Policy on Responsible Lending
Bottom Dollar Payday wants consumers to be educated, make smart financial decisions, and to be protected from malicious personal consumer lenders and other unsavory businesses that engage in unlawful and unethical lending practices.
Trust and Truth
Bottom Dollar Payday's policies and practices conform to applicable provisions of fair lending laws like the Truth in Lending Act. Before a consumer enters into a loan agreement, the lender should provide you in writing (this can be electronically) with the exact fees, rates, charges, roll over charges and other details. Visit the Rates and Fees section of this website to learn about current regulations and laws in your state.
The Dodd-Frank Wall Street Reform Act states that all lenders must engage in "fair lending" practices. The Consumer Financial Protection Bureau enforces fair lending rules and regulations.
Practices for Fair Debt Collection
Bottom Dollar Payday is committed to working with lenders that obey the Fair Debt Collection Practices Act. Bottom Dollar Payday is not the lender or debt collector. Lenders in our network are required to avoid the following practices:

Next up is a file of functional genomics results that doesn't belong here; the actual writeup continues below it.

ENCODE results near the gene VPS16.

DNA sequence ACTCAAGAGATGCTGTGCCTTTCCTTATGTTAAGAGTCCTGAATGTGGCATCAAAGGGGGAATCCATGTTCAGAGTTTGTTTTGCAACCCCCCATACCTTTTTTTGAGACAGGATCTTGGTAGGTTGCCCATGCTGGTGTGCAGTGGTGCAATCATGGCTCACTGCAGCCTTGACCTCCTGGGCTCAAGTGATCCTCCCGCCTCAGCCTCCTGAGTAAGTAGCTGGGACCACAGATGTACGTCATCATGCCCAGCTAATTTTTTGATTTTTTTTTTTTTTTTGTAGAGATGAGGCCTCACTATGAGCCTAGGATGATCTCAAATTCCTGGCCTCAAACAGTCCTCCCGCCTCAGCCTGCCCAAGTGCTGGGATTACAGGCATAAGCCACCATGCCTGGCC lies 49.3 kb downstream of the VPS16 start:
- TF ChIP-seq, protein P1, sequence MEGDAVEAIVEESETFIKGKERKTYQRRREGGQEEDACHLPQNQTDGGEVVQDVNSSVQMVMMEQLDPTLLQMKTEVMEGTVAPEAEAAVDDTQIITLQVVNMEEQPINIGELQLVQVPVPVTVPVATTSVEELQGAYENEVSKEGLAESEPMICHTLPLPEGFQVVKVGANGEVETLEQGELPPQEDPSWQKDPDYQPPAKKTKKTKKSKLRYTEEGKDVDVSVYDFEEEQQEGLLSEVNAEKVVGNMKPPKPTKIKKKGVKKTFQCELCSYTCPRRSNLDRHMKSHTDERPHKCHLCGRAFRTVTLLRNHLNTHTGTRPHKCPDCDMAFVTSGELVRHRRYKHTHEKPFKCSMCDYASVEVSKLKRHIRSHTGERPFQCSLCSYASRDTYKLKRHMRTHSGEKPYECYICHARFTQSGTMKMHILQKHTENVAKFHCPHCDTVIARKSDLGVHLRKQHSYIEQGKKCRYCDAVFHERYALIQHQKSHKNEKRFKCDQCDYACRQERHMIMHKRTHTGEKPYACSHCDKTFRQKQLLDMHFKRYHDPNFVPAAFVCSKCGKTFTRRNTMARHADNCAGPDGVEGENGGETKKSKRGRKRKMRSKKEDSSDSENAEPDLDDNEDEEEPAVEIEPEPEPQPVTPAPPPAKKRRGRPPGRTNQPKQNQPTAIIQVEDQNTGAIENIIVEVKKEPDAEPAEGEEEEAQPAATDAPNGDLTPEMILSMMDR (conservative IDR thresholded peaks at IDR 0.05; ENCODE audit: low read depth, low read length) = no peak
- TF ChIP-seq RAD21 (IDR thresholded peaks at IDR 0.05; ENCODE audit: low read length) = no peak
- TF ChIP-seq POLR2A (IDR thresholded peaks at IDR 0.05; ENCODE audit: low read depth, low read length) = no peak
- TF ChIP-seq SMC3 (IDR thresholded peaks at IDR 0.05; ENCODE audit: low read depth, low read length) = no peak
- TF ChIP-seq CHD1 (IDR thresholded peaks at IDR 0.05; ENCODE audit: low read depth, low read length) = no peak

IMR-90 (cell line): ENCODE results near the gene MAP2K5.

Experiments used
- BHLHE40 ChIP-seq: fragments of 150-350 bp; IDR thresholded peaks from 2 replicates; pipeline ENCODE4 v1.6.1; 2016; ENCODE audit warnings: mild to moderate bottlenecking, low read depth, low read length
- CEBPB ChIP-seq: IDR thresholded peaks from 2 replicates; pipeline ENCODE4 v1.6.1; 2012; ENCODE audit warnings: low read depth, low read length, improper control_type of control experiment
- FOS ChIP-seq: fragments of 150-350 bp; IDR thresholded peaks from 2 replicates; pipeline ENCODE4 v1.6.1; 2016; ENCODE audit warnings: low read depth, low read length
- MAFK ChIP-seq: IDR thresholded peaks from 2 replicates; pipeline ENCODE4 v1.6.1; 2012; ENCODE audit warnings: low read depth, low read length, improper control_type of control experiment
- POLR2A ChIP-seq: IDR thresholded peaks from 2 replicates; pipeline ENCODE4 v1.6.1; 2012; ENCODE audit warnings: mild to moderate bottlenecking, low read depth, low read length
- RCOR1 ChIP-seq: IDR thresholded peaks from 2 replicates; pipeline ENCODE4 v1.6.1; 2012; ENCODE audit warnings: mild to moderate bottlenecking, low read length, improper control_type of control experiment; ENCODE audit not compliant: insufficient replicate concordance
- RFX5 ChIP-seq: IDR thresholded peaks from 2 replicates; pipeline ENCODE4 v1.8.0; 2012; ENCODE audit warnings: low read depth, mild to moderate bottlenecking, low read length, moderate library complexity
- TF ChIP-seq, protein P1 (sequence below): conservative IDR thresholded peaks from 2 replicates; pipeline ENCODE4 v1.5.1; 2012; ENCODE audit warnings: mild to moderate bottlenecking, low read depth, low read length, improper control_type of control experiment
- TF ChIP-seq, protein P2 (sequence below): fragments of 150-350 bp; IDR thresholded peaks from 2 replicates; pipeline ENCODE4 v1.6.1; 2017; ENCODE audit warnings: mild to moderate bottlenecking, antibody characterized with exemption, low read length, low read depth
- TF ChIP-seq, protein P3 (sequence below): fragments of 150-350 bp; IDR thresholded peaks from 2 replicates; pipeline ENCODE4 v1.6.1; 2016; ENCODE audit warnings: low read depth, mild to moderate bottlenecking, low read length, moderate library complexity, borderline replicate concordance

- Calling consumers on their telephone prior to 8 a.m. or after 9 p.m. (or as otherwise regulated by specific state laws).
- Calling consumers with the malicious intent of harassing, or annoying or even using abusive language.
- Using misrepresentation and deception for debt collection purposes.
- Threatening with legal recourse or criminal charges even though no such action is allowed.
Bottom Dollar Payday will not do business with lenders that intentionally and repeatedly violate the Fair Debt Collection Practices Act.
Current State Regulations
Bottom Dollar Payday encourages lenders to follow applicable federal and state regulations. This includes conformity with local laws regarding interest rates, maximum loan terms, rollover limits, fees, cooling-off periods in between loans, and other loan terms. Lenders that are an extension of a federally recognized Indian Tribe act as independent sovereign nations and may not be required to follow local laws regarding rates, fees and other loan terms, although such lenders conform to federal lending laws including the Truth in Lending Act.